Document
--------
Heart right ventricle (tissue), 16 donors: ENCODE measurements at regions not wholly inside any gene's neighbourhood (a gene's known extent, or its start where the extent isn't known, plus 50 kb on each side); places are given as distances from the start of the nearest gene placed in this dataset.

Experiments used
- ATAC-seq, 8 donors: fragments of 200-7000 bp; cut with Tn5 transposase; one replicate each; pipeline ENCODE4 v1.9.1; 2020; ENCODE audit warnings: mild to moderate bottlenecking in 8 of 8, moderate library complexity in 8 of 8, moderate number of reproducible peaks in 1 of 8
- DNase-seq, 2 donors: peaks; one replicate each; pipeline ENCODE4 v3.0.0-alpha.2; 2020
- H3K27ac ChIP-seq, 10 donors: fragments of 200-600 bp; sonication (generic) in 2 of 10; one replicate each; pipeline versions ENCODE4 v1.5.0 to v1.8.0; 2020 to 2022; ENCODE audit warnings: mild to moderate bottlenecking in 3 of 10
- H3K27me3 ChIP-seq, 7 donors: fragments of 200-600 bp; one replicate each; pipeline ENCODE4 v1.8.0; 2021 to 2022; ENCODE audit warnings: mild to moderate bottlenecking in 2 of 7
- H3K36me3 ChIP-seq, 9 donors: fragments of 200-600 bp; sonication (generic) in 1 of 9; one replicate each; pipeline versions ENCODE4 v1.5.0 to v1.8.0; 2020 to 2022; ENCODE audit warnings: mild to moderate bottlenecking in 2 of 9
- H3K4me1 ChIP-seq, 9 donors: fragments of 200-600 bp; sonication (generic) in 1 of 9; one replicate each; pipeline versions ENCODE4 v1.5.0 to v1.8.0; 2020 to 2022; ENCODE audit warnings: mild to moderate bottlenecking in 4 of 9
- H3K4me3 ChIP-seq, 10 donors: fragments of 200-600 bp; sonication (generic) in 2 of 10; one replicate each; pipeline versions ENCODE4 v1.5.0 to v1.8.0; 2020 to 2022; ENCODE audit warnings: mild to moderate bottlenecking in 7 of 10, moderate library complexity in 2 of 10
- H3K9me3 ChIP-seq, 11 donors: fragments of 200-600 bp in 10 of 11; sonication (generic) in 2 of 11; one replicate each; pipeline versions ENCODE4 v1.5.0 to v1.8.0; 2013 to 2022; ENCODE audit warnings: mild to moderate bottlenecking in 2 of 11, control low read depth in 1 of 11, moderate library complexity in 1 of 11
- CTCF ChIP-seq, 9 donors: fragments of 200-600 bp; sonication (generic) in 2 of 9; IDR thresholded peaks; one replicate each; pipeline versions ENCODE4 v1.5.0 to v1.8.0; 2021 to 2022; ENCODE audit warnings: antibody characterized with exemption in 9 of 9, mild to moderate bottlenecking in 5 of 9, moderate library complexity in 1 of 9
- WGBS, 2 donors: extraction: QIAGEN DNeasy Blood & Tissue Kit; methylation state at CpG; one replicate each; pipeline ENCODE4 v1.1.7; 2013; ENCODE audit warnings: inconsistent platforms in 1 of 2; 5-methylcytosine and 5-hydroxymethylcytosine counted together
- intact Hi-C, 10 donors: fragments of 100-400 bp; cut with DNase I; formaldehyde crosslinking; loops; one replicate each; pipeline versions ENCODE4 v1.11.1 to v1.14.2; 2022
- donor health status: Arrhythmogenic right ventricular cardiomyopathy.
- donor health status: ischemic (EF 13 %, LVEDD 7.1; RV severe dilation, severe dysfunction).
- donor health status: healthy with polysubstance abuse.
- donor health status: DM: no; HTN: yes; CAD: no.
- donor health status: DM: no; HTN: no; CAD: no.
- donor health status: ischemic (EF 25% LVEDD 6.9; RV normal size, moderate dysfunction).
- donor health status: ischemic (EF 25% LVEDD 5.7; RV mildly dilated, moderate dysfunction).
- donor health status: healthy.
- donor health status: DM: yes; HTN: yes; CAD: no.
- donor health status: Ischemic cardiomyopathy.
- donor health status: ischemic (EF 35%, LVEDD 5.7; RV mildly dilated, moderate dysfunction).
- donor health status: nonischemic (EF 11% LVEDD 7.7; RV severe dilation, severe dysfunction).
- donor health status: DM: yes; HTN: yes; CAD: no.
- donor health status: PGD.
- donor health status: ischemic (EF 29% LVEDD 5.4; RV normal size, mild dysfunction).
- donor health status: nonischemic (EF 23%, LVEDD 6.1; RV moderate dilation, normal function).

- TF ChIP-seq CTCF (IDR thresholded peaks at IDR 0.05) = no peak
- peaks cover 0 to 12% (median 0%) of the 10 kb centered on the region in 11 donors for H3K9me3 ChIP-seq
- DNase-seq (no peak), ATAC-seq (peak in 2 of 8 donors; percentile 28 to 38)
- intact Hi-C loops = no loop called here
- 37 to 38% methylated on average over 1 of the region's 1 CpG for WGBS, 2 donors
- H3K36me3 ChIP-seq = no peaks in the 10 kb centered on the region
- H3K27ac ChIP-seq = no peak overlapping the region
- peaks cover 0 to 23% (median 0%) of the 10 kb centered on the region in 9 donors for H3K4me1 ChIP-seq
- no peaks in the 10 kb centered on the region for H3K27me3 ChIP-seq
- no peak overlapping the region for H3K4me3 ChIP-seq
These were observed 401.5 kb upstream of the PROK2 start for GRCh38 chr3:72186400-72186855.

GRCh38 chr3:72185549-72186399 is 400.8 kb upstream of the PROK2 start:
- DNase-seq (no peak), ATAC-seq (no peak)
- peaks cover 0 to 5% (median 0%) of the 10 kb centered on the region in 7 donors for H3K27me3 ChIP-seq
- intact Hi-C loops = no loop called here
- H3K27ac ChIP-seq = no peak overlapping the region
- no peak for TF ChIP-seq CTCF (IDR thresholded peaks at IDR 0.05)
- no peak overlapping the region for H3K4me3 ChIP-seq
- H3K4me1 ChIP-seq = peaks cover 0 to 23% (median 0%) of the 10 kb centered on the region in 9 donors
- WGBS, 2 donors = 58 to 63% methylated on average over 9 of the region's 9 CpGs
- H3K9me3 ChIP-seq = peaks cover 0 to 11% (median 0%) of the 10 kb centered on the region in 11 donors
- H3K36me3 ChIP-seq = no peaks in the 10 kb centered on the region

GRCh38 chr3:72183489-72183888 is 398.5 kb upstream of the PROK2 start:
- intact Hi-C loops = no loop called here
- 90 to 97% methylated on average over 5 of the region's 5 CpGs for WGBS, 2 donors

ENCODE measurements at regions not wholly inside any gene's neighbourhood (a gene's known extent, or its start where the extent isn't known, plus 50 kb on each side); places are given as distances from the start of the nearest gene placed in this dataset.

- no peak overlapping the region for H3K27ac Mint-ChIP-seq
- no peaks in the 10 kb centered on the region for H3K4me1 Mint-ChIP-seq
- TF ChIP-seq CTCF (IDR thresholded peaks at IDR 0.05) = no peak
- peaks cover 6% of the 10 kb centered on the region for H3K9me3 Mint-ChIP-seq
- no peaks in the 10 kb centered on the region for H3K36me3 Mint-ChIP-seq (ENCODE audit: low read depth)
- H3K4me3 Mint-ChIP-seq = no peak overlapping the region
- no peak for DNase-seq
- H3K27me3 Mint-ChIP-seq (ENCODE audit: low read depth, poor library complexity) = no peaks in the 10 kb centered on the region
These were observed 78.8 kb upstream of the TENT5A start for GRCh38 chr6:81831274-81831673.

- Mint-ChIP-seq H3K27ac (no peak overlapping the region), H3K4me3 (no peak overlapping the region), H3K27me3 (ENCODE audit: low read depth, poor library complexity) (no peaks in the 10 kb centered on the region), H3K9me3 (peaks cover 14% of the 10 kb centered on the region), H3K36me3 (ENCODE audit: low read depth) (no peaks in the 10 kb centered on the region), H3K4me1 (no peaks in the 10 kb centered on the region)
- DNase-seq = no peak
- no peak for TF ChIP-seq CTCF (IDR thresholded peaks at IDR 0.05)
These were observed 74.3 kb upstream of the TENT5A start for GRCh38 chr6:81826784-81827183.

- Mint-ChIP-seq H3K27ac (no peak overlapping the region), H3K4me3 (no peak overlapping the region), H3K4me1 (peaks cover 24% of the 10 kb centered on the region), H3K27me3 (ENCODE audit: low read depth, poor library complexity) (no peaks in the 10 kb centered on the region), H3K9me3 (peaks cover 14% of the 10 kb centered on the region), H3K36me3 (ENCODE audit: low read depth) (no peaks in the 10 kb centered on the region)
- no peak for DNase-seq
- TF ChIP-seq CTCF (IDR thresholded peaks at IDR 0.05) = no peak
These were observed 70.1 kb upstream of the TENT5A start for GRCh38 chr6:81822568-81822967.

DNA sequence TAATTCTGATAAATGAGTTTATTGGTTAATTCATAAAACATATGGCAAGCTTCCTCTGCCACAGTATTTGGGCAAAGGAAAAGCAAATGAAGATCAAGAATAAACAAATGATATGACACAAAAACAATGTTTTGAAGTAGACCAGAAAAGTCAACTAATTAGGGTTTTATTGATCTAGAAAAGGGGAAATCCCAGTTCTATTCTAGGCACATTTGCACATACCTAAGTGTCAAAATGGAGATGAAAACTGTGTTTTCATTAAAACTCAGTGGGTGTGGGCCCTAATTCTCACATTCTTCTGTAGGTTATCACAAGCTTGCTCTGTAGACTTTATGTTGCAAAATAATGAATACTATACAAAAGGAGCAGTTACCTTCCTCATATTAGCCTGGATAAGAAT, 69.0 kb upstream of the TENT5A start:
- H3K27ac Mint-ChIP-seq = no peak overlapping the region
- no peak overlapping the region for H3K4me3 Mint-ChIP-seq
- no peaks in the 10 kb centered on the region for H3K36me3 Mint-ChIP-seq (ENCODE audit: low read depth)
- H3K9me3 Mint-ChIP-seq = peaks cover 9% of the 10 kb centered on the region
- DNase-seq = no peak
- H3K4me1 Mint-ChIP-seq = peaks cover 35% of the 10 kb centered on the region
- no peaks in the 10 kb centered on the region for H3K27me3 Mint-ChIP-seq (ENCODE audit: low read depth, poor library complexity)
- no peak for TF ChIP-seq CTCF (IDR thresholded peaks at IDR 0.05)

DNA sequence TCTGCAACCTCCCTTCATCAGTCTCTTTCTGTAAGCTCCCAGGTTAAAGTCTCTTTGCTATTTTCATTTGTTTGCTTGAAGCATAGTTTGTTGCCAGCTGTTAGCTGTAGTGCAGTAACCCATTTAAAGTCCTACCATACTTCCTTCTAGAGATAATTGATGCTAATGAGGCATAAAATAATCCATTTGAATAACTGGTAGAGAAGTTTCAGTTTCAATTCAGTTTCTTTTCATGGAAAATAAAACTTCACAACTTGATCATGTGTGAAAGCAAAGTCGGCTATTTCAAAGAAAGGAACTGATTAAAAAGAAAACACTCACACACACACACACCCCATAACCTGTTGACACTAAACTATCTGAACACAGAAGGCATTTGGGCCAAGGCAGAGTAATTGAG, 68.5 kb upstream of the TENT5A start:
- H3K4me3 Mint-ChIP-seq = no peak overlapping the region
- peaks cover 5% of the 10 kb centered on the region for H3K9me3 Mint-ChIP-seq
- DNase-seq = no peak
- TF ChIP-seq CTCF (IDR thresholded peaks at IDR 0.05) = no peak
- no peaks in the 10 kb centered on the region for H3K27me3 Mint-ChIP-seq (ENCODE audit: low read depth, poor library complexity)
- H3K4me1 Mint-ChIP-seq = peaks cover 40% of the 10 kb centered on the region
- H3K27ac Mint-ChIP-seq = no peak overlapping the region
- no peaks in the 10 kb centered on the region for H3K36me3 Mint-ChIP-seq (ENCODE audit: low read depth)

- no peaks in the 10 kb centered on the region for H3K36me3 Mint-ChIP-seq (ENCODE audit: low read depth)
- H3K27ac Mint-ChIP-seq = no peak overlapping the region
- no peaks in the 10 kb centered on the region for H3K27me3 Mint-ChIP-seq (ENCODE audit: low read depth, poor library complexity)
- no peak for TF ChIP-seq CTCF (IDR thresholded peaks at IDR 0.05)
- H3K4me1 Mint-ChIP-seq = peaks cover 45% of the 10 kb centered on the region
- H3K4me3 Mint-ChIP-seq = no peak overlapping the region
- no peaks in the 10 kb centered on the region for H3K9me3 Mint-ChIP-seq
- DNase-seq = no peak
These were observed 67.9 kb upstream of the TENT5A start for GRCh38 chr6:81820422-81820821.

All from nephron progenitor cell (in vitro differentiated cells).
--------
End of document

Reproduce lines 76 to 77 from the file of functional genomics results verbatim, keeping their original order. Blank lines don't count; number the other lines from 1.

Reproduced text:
- no peaks in the 10 kb centered on the region for H3K36me3 Mint-ChIP-seq (ENCODE audit: low read depth)
- H3K9me3 Mint-ChIP-seq = peaks cover 9% of the 10 kb centered on the region